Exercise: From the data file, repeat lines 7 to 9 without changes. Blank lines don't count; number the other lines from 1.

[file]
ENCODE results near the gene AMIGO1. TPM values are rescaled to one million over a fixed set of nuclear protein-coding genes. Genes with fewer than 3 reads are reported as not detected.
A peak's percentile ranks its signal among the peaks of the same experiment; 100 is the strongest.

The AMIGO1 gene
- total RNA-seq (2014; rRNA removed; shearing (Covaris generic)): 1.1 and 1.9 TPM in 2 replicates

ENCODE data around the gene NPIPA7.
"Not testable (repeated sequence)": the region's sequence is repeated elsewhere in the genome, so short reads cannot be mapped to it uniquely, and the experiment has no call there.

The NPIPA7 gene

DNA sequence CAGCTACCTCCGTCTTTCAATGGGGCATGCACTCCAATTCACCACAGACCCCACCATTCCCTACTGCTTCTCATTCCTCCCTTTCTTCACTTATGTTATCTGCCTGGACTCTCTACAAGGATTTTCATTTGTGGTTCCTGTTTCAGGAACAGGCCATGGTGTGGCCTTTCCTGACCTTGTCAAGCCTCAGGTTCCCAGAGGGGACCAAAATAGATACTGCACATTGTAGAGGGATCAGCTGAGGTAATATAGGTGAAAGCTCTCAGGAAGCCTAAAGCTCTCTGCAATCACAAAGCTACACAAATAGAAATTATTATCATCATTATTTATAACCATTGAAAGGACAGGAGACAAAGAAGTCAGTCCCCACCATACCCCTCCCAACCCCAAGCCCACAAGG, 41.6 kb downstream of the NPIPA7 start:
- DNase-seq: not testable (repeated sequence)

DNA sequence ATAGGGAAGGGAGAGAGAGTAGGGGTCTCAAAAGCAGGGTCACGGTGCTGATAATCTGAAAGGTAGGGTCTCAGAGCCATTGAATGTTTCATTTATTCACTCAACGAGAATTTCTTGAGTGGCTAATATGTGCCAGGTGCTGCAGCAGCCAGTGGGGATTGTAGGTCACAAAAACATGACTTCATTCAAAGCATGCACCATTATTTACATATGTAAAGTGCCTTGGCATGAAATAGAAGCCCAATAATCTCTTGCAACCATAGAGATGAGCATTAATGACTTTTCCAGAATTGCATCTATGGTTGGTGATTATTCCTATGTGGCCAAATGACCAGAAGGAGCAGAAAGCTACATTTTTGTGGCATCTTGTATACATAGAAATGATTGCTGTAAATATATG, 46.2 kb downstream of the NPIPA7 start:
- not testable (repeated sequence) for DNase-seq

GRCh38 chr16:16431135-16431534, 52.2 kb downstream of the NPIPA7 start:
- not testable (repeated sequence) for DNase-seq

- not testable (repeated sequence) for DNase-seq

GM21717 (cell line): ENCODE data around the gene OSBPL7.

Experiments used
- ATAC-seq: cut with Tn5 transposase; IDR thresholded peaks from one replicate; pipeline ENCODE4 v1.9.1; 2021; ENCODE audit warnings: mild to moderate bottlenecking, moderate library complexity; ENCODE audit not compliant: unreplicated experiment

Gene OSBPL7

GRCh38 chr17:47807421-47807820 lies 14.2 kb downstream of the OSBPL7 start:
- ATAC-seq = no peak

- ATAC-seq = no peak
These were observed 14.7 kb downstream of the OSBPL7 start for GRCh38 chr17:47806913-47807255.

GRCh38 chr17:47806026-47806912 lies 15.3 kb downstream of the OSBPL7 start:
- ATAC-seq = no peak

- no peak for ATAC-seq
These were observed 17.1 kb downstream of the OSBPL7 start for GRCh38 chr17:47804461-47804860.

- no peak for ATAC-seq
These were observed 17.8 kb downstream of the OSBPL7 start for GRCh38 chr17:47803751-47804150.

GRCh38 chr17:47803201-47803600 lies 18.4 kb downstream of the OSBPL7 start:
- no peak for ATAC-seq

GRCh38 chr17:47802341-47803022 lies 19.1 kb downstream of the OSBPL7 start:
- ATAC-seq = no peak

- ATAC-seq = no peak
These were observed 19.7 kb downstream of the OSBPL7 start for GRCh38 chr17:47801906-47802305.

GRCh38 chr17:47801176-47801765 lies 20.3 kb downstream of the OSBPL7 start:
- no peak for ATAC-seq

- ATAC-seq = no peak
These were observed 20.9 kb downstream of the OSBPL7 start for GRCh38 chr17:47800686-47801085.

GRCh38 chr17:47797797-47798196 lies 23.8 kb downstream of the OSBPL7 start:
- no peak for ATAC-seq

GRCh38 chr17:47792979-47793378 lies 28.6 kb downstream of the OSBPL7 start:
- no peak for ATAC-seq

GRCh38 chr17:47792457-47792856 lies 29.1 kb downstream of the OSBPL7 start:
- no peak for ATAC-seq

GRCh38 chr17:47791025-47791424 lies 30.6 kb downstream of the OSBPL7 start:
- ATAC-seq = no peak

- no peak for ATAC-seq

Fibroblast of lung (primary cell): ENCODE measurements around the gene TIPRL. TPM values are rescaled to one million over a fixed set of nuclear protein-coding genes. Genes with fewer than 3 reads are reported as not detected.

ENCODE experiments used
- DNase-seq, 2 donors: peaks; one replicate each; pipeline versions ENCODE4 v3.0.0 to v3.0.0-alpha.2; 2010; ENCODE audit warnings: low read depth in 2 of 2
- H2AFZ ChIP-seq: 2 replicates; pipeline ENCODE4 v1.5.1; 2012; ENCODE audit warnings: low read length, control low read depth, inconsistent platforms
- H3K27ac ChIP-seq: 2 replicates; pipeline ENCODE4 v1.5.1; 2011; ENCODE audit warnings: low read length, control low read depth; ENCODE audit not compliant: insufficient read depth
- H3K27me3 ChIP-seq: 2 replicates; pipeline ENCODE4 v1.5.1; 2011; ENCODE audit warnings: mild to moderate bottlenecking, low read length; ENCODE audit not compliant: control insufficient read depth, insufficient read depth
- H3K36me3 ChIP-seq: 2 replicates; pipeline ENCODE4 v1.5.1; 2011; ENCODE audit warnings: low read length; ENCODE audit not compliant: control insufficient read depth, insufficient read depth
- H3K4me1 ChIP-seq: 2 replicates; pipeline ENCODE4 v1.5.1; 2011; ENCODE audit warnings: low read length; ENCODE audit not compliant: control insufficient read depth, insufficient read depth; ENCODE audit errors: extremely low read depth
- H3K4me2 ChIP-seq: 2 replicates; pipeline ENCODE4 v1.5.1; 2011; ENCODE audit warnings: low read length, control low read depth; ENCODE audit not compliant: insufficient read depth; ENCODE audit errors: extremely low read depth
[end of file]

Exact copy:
The NPIPA7 gene

DNA sequence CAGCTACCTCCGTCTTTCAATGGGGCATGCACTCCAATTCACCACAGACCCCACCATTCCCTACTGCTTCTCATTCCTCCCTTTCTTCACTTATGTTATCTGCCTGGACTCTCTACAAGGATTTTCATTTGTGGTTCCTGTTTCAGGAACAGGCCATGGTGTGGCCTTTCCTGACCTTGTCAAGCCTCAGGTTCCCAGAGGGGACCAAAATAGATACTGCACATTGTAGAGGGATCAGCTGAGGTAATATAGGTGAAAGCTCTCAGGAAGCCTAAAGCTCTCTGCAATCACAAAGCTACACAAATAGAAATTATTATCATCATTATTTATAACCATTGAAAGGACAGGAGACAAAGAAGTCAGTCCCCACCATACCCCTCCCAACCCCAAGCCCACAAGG, 41.6 kb downstream of the NPIPA7 start:
- DNase-seq: not testable (repeated sequence)